Joe Duffy calls out Gemma O’Doherty, Dee Wall, Ben Gilroy and their anti-vaccine theories

Radio: The Liveline host sounds furious at the ‘hijacking’ of Nicole Cahill’s death

Joe Duffy questions why no media organisations have taken legal action to stop far-right activists spreading dangerous and abusive misinformation online

Joe Duffy questions why no media organisations have taken legal action to stop far-right activists spreading dangerous and abusive misinformation online

 

More than any other Irish radio personality, Joe Duffy uses an array of voices to signal the tone of an item on Liveline (RTÉ Radio 1, weekdays), the better to nudge listeners’ emotions in the required direction. There’s the raucously overplayed jollity he deploys during lighthearted items, ideally with callers sharing stories of Dublin in the rare auld times. Or there are the exaggerated huffs and sighs that showily indicate his exasperation at official indifference or injustice.

Most ominous of all is when Duffy drops into an earnest semi-whisper: part emollient, part portentous, it’s a surefire advisory that the material which follows isn’t for the faint-hearted.

Unsurprisingly, this is the intonation the host adopts on Tuesday, when he talks to Deb Cahill about her late sister Nicole. Deb is upset that anti-vaccination campaigners have falsely attributed Nicole’s death to the Covid-19 vaccine and are using her image to promote their protests. Lowering his voice, Duffy describes his caller’s decision to speak out about this “hijacking” as “extraordinarily brave”, for reasons that he will soon make clear.

Duffy calls out by name right-wing activists such as Gemma O’Doherty, Dee Wall and Ben Gilroy, who have been pushing anti-vaccine conspiracy theories. ‘You’re powerless against this venom,’ he says

Deb recalls that soon after Nicole died, social-media posts circulated blaming the vaccine for her death: “To go to your social media when you’re still grieving and see that, it isn’t fair on the family.” She stresses that “we are positive she did not die of the vaccine” – Nicole had had serious underlying conditions since childhood – and that no anti-vaccine campaigners contacted the family to discover the truth.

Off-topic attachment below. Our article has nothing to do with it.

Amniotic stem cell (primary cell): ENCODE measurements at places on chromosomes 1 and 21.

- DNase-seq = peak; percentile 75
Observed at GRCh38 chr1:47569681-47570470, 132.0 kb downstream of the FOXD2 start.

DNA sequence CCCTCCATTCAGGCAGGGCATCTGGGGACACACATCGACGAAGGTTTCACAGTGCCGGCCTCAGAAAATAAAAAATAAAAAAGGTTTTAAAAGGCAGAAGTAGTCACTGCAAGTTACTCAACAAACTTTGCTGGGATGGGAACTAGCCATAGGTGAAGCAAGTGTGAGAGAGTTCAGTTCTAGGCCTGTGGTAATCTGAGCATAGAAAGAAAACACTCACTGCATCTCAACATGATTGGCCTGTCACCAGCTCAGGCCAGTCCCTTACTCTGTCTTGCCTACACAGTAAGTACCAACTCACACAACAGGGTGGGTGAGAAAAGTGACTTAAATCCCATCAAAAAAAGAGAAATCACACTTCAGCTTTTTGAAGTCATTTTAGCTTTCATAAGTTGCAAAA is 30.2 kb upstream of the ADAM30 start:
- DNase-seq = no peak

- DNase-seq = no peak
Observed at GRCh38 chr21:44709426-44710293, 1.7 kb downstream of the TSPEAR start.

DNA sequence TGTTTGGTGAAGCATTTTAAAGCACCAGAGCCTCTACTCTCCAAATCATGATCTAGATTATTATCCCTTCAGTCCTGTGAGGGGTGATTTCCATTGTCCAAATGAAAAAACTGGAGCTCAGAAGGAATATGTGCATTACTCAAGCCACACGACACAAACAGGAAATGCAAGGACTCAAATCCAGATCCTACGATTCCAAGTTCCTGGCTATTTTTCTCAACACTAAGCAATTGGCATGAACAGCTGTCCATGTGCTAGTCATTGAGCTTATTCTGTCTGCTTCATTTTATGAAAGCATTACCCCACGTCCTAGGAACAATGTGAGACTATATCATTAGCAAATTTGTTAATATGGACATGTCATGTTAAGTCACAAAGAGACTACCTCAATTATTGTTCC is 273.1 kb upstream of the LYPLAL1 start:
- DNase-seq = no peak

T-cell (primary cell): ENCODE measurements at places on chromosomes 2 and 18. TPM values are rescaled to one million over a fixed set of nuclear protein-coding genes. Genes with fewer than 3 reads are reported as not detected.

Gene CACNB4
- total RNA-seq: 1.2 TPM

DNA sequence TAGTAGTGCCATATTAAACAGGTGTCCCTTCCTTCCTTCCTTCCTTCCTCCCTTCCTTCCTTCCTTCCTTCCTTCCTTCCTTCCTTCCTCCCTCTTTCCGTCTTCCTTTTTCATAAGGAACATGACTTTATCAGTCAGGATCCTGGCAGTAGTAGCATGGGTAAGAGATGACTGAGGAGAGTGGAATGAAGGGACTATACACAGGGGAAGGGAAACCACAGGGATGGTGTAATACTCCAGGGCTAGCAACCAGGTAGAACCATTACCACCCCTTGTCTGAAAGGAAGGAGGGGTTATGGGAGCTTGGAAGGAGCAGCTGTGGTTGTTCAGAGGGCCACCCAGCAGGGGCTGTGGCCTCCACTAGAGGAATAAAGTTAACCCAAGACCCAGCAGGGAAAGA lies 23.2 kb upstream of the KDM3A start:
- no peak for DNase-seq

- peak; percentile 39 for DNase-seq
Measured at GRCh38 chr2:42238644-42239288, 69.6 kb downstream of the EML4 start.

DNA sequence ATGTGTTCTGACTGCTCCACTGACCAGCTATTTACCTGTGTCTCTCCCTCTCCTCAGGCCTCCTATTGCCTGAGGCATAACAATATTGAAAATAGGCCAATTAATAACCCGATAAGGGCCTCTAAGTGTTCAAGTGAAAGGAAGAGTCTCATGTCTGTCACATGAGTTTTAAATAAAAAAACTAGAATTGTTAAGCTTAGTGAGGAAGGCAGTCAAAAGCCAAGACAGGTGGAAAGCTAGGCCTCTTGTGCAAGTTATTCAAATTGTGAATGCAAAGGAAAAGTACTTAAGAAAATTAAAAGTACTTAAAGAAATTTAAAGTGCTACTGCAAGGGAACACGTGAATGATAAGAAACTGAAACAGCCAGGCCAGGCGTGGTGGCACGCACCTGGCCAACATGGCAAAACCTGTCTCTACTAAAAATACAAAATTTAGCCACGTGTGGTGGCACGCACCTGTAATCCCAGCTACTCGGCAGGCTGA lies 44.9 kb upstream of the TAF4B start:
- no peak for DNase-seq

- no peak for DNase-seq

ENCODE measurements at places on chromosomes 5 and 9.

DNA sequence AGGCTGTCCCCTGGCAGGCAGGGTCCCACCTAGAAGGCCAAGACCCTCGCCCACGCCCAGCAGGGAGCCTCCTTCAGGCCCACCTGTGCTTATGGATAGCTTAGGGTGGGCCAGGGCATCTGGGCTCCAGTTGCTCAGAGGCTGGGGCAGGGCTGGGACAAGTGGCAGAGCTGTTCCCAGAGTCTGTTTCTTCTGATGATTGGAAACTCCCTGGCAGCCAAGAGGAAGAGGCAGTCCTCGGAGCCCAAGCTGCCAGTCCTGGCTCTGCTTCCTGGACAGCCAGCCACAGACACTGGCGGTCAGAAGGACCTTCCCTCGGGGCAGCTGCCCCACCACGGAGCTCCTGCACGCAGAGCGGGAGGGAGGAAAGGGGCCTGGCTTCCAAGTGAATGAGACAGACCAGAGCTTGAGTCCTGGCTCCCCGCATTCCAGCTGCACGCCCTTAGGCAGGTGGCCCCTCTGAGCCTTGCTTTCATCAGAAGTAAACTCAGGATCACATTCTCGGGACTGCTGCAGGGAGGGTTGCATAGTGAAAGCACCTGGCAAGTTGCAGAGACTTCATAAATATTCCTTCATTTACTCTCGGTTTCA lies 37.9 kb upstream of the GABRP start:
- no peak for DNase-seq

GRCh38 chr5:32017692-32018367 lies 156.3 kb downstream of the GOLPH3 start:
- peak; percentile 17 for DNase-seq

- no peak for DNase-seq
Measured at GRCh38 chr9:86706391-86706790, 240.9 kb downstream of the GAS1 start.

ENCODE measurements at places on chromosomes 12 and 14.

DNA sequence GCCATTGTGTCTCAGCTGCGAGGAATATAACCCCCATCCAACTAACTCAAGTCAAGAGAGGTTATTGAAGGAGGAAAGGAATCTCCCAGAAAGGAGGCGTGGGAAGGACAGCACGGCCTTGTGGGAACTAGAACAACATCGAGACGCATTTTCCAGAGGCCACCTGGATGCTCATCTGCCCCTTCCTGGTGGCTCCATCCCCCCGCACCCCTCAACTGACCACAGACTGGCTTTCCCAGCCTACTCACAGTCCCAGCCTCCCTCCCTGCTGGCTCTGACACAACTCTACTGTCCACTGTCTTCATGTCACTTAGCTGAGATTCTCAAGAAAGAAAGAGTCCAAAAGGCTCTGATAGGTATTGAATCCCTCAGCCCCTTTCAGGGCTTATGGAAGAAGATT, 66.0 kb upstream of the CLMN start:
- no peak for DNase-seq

Bad as all this is, even more shocking is the abuse Deb has suffered when asking some people to remove false posts about Nicole. “You have people say you’re murderers,” says Deb, trying not to break down.

It’s around this time that Duffy ditches his concerned voice for an altogether more forceful timbre. He calls out by name right-wing activists such as Gemma O’Doherty, Dee Wall and Ben Gilroy, who have been pushing anti-vaccine conspiracy theories. “You’re powerless against this venom,” Duffy says.

He wonders why no media organisations have taken legal action to stop far-right activists spreading dangerous and abusive misinformation online, as Beaumont Hospital did when O’Doherty called it a “death camp”. “If big institutions don’t take them on, who will? Where will they stop?” he asks, his anger palpable. “Why are so many people afraid of these people?”

Where some of Duffy’s vocal turns can come across as hammy or forced, in this case he sounds authentically furious, as he seeks to call time on the vile behaviour of O’Doherty and her followers. At the same time, the host doesn’t lose sight of the personal tragedy at the centre of the story, as Deb shares memories of her sister: “We want her to be remembered as a lovely, bubbly person.” It’s a poignant moment in an otherwise jolting piece of radio, driven by Duffy’s sincere fury.

Josh Willis’s account of his wife’s final days is particularly harrowing. He recalls how she entered intensive care after giving birth and was then transferred to a Covid ward after rallying briefly, only for her condition to abruptly ‘take a dip’

On Wednesday he returns to the theme, talking to Aneta Safiak, who experienced threats after she confronted O’Doherty for using a photograph of her son in a racially inflammatory post. But having made his point, Duffy moves on to other topics.